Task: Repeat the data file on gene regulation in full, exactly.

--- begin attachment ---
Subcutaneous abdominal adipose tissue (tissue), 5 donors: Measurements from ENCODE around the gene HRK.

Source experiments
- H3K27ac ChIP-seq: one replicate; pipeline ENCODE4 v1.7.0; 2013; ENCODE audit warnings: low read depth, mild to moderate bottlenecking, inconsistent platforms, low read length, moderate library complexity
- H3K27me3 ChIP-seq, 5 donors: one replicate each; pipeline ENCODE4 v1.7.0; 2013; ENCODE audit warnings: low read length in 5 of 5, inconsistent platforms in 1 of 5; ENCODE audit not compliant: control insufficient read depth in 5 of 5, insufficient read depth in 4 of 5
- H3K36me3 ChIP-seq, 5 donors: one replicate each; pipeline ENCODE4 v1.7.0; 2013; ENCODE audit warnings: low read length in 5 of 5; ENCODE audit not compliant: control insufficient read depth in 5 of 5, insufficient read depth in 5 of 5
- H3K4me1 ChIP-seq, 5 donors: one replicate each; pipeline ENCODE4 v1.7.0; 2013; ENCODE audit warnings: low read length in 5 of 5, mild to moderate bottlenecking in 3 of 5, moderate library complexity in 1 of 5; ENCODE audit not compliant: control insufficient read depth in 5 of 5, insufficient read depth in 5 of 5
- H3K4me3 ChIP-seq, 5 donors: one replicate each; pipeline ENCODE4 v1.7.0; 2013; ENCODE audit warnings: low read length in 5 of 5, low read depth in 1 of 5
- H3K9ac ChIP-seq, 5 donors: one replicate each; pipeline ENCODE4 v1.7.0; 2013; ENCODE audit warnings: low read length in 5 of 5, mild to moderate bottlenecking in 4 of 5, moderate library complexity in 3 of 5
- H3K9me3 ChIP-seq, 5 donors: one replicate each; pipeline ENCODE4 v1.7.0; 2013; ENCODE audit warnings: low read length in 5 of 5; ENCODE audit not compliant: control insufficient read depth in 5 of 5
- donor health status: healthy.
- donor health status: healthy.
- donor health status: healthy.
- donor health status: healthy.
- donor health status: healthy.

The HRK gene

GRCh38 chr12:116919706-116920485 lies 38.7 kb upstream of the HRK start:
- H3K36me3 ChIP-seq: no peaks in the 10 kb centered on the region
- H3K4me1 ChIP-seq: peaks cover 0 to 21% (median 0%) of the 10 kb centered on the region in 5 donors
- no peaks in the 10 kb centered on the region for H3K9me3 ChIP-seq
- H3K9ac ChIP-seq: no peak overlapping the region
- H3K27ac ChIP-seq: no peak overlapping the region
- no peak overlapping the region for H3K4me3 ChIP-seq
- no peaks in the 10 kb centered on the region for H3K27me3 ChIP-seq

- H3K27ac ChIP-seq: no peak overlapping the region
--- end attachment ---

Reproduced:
Subcutaneous abdominal adipose tissue (tissue), 5 donors: Measurements from ENCODE around the gene HRK.

Source experiments
- H3K27ac ChIP-seq: one replicate; pipeline ENCODE4 v1.7.0; 2013; ENCODE audit warnings: low read depth, mild to moderate bottlenecking, inconsistent platforms, low read length, moderate library complexity
- H3K27me3 ChIP-seq, 5 donors: one replicate each; pipeline ENCODE4 v1.7.0; 2013; ENCODE audit warnings: low read length in 5 of 5, inconsistent platforms in 1 of 5; ENCODE audit not compliant: control insufficient read depth in 5 of 5, insufficient read depth in 4 of 5
- H3K36me3 ChIP-seq, 5 donors: one replicate each; pipeline ENCODE4 v1.7.0; 2013; ENCODE audit warnings: low read length in 5 of 5; ENCODE audit not compliant: control insufficient read depth in 5 of 5, insufficient read depth in 5 of 5
- H3K4me1 ChIP-seq, 5 donors: one replicate each; pipeline ENCODE4 v1.7.0; 2013; ENCODE audit warnings: low read length in 5 of 5, mild to moderate bottlenecking in 3 of 5, moderate library complexity in 1 of 5; ENCODE audit not compliant: control insufficient read depth in 5 of 5, insufficient read depth in 5 of 5
- H3K4me3 ChIP-seq, 5 donors: one replicate each; pipeline ENCODE4 v1.7.0; 2013; ENCODE audit warnings: low read length in 5 of 5, low read depth in 1 of 5
- H3K9ac ChIP-seq, 5 donors: one replicate each; pipeline ENCODE4 v1.7.0; 2013; ENCODE audit warnings: low read length in 5 of 5, mild to moderate bottlenecking in 4 of 5, moderate library complexity in 3 of 5
- H3K9me3 ChIP-seq, 5 donors: one replicate each; pipeline ENCODE4 v1.7.0; 2013; ENCODE audit warnings: low read length in 5 of 5; ENCODE audit not compliant: control insufficient read depth in 5 of 5
- donor health status: healthy.
- donor health status: healthy.
- donor health status: healthy.
- donor health status: healthy.
- donor health status: healthy.

The HRK gene

GRCh38 chr12:116919706-116920485 lies 38.7 kb upstream of the HRK start:
- H3K36me3 ChIP-seq: no peaks in the 10 kb centered on the region
- H3K4me1 ChIP-seq: peaks cover 0 to 21% (median 0%) of the 10 kb centered on the region in 5 donors
- no peaks in the 10 kb centered on the region for H3K9me3 ChIP-seq
- H3K9ac ChIP-seq: no peak overlapping the region
- H3K27ac ChIP-seq: no peak overlapping the region
- no peak overlapping the region for H3K4me3 ChIP-seq
- no peaks in the 10 kb centered on the region for H3K27me3 ChIP-seq

- H3K27ac ChIP-seq: no peak overlapping the region